Age Concern use the facilities and their story is one worth telling. In the mid 90’s they started working with people living with dementia. One day a week for 2 hours willing volunteers collected people with dementia and brought them to a room behind a charity shop to have a cup of tea and a chat. At that time there was no support service in place and these people were stigmatised and socially excluded. The service grew by word of mouth to an established professional working relationship with local GP’s, social workers and health and care personnel. Now 15 years later there are three groups a week, 4 hours per day with a staff of 3 and 6 volunteers. They have a working partnership with the Northern Trust and North Coast Community Transport. Dementia sufferers are now offered a safe environment in which to socialise but also cognitive stimulation therapies to improve thinking, concentration and memory. Another great result of this service is allowing the primary carer a much needed 4 hour break. This group has very kindly reported that without access to the community Hub, they could not exist in the same capacity. Some matters however need addressing, for example the lack of carparking space at the site and the lack of signage to direct newcomers to the Hub.
Cruse Bereavement Care service still operates out of the Robinson and is vital to the wellbeing of our community. They have 53 volunteers around 40 of whom are actively providing ongoing telephone support, tele friending and administrative work. Another 14 applicants are being processed. In any one month there are at least 40 clients in the service with between 20-60 new referrals as well. Pippa Campbell was stated as the Northern Area Co-ordinator at Christmas and the service has had to adapt to the present circumstances. They have developed and delivered online training to upskill their volunteers to provide telephone support. They have also piloted a new tele-friending service which
gives clients a weekly call and this is useful for triaging clients for a fuller bereavement support so managing their waiting lists effectively. They believe that there will be a long legacy to the situation bereaved people find themselves in with lack of social contact, small or non-existent funerals and an uncertain future.


The longest established department in the hospital is the physiotherapy department and it continues to be a very busy service. In the year 2019/20 there were 1995 new contacts, 1738 of which were MSK. When added to the existing contacts this totals 9569. The department has managed a slight reduction in waiting times due to access to locum physiotherapists and the re-allocation of staff to create equitable waiting times throughout the Trust. Rehabilitation programmes are still of paramount importance providing patients with confidence and improved skills to self-manage their conditions and increasing the efficiency in the delivery of physiotherapy services.
Clinical placements for physiotherapy students continue thus maintaining close links with teaching staff at the University of Ulster and clinical governance still underpins all the work the department does. Obviously, service provision has had to adapt to present circumstances but that will fall into the timescale of next years report and that is very much an unknown. There is a dedicated team at the Robinson, and they continue to provide an excellent service under increasing demands and awkward circumstances.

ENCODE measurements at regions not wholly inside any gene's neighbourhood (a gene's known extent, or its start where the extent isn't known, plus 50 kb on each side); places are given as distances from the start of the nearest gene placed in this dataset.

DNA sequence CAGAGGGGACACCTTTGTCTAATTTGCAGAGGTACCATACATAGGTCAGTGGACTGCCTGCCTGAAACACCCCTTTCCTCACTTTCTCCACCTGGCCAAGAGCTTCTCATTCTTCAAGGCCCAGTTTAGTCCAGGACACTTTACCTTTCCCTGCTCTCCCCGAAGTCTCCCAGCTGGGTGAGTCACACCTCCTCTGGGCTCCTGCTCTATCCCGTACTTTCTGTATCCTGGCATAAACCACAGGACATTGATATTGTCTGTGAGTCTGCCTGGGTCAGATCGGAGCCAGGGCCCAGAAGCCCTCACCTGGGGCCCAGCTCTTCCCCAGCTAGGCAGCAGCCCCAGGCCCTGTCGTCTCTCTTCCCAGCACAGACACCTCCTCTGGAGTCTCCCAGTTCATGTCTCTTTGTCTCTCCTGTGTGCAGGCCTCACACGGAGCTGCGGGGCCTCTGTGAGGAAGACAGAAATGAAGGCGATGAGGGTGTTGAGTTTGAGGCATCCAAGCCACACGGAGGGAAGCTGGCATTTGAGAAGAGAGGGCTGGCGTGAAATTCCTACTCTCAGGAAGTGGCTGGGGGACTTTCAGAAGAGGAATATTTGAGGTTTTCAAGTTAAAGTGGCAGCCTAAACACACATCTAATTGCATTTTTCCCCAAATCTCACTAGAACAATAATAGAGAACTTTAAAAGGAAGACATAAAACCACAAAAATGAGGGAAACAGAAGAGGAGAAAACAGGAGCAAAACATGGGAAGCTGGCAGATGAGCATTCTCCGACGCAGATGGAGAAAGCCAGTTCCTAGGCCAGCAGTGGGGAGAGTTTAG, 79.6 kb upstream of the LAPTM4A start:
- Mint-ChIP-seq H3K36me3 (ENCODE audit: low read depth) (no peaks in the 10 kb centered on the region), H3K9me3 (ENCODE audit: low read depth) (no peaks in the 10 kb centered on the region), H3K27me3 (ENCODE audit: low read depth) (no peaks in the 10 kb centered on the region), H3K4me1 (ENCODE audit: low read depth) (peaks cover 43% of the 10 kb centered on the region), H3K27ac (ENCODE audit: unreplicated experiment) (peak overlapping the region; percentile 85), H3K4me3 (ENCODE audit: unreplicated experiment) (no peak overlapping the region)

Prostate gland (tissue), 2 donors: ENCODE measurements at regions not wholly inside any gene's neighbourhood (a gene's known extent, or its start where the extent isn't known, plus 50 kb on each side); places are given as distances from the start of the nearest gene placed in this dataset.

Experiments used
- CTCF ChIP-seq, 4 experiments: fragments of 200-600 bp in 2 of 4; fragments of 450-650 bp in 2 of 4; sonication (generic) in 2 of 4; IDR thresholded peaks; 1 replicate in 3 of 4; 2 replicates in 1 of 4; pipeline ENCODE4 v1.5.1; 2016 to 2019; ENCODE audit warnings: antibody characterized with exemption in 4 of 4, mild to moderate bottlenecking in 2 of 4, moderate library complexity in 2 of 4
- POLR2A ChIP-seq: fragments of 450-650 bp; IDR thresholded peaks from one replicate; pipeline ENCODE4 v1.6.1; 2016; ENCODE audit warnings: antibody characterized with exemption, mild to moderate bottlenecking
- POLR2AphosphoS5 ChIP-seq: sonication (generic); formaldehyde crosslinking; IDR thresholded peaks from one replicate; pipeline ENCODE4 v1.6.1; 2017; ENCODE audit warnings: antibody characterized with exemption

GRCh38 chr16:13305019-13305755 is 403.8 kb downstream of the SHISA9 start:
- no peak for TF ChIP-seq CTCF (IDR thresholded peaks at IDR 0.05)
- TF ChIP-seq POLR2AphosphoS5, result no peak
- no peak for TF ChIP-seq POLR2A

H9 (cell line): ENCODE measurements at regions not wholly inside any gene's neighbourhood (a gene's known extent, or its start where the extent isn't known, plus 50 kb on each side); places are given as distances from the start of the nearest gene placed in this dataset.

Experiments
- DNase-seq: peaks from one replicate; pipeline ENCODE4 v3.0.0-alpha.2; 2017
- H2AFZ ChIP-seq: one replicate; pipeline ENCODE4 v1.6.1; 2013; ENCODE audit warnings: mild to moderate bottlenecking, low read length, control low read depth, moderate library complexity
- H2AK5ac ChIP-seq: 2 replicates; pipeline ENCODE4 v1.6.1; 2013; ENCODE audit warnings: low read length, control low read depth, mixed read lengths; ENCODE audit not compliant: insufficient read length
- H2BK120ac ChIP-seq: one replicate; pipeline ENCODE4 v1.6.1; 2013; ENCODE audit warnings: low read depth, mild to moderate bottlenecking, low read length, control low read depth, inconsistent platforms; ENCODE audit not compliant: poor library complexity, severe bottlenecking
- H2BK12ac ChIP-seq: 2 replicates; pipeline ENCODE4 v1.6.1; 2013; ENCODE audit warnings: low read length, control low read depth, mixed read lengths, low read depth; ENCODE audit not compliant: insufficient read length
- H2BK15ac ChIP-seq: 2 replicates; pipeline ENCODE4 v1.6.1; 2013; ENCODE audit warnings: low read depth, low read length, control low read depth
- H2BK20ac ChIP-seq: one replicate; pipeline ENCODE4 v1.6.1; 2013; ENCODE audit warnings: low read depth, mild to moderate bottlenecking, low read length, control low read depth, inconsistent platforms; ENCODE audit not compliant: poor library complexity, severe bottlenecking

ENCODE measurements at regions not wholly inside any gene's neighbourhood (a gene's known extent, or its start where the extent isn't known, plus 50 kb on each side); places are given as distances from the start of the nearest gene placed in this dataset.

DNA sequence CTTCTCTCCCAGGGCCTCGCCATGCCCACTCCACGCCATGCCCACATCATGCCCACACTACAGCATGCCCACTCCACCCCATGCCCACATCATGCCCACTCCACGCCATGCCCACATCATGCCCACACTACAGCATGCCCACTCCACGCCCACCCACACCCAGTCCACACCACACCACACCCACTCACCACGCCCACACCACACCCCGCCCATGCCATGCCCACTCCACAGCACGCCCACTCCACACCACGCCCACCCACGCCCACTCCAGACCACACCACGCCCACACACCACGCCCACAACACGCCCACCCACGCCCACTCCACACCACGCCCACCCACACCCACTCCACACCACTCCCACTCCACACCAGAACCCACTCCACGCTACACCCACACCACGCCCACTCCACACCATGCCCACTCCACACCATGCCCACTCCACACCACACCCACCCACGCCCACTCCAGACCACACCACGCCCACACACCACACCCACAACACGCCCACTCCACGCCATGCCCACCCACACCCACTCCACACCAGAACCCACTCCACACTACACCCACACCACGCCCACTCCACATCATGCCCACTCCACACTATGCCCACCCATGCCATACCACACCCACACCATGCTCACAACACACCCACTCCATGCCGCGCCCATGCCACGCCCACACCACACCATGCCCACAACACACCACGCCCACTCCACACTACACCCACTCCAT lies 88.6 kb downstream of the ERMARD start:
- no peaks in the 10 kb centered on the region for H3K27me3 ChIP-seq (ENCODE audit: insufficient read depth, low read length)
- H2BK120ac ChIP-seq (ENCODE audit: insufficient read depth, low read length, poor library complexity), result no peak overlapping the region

The Health centre continues to cater to the needs of the local population and their full report will be published later for the perusal of all members of association.
The Child Development Centre based in the old maternity end of the Robinson operates as part of the NHSCT northern hub which has centres in Cookstown, Ballymena and Magherafelt. Dr. Alison Livingstone the consultant paediatrician is the clinical lead for both northern and southern hubs. Medical clinics are continuing via zoom technology. Dr. Heather Jack retired this year, she was instrumental in ensuring the smooth running of medical clinics in the CDC and will be greatly missed. The team welcomed Dr. Sheenagh Cameron, so the team now includes Dr. Sinead Higgins, Dr. Carolyn McCandless and Dr. Ruth Sutherland. Children with more complex needs also benefit from the input of Dr. Shabaz Mirza, Locum Consultant Paediatrician, who runs MDT clinic sessions. Within the facility, other allied health professional colleagues are based, including Paediatric physiotherapy, speech and language therapy, dietetic and occupational therapy. The NHSCT Paediatric Autism service is also based here. The unit continues to be very busy, ably assisted by clerical staff based at the Route site and is appreciative of the support provided by the Robinson Board.
You will remember that the Temple Bequest was used to develop the Hospital Diversity Nursing Teams Unit within the Robinson, and this has proved very worthwhile. There were 900 patient visits over the last year and this has been possible due to the extension of the unit thus allowing two patients to be facilitated at the one time. A specialist chair purchased by funds released by the Robinson Board is greatly appreciated by patients requiring lengthy treatments
The reports from Podiatry and Adult Mental Health departments will also be reported in full at a later stage but it is heartening for the Board to note the diversity of services being provided from the Robinson site and also the commitment of all health professionals to provide the best possible service to the local community. I ask myself, is it just a Ballymoney thing that so many of our young people who train as health professionals return to the area to work when they have graduated. Surely that suggests that they perceive the working relationships we have here nurture good practice. The Robinson Board would like to thank everyone working on site both front of shop and behind the scenes for their continued professionalism in the service of the community.